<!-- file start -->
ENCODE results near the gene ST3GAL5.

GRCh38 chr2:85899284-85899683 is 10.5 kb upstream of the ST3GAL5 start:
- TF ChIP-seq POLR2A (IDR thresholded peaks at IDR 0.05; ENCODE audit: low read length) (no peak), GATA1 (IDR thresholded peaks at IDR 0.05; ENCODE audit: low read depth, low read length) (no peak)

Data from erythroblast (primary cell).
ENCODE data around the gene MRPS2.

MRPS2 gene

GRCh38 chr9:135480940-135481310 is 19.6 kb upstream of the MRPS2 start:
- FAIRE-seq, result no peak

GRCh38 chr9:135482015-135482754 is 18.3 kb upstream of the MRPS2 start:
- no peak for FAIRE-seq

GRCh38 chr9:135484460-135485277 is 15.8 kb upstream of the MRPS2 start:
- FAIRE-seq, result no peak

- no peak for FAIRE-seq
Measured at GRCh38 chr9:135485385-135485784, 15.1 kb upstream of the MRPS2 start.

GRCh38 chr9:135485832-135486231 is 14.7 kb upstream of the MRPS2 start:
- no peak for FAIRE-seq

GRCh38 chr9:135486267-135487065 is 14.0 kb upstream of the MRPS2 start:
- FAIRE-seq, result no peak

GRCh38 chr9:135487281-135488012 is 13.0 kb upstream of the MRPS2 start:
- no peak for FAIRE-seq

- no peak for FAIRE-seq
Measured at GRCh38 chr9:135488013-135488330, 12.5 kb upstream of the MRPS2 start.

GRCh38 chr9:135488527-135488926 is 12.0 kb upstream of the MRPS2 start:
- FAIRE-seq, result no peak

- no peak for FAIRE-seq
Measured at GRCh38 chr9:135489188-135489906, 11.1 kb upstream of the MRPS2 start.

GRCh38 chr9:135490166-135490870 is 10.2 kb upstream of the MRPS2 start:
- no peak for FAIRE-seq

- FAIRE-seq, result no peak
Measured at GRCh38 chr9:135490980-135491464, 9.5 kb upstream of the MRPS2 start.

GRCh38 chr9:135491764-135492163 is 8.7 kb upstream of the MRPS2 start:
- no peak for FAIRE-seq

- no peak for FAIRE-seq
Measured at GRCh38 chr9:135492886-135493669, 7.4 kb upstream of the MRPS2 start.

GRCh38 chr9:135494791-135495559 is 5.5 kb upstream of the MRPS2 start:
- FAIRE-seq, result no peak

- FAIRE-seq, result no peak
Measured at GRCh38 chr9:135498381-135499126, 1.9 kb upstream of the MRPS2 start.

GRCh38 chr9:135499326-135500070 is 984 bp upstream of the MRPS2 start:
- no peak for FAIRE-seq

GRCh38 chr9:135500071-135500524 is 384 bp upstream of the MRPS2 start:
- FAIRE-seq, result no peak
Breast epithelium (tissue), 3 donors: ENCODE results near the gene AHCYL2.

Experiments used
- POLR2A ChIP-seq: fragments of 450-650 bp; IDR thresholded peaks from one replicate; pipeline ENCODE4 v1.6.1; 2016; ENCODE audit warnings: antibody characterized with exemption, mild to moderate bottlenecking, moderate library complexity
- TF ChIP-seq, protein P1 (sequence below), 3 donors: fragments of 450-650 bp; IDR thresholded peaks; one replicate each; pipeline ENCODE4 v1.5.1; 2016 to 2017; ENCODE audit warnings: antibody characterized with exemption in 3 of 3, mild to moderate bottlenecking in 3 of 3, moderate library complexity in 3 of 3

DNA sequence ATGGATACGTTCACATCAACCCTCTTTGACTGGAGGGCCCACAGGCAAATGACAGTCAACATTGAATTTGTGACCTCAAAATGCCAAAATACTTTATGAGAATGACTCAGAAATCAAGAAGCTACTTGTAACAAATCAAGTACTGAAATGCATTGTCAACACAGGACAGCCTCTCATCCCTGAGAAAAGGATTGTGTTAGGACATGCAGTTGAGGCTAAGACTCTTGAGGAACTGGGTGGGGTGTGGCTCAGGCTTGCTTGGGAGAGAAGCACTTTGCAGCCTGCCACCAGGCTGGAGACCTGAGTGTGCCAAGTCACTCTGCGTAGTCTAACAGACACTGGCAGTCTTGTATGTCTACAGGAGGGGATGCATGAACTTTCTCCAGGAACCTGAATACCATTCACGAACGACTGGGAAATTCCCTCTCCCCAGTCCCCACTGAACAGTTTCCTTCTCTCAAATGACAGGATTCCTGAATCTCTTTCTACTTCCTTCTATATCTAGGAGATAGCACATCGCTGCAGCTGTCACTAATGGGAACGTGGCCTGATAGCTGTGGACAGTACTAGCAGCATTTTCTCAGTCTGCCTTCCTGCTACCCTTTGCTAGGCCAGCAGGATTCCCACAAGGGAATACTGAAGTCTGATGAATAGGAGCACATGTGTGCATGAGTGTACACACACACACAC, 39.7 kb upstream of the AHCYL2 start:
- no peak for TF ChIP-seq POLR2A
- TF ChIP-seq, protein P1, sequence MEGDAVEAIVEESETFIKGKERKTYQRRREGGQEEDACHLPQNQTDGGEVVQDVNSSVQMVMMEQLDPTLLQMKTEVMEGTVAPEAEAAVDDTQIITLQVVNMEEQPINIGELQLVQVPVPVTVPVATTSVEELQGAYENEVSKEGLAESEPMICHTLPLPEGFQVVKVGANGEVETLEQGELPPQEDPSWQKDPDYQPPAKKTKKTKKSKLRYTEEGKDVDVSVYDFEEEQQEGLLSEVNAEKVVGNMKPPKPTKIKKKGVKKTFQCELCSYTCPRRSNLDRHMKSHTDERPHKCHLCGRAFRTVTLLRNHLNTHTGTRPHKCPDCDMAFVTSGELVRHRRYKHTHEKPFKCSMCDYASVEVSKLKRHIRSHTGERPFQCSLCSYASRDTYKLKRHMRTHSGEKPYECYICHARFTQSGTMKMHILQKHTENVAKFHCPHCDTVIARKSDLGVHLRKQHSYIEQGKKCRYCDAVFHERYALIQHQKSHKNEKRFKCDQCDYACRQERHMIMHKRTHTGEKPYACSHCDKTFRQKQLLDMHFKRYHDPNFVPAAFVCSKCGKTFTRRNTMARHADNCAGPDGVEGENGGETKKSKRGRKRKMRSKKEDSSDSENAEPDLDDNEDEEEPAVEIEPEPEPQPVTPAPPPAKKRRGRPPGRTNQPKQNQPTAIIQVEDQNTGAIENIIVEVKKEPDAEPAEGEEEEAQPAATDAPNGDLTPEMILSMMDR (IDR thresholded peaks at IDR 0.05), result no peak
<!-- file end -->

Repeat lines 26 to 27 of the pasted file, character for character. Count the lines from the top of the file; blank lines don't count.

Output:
Measured at GRCh38 chr9:135489188-135489906, 11.1 kb upstream of the MRPS2 start.

GRCh38 chr9:135490166-135490870 is 10.2 kb upstream of the MRPS2 start: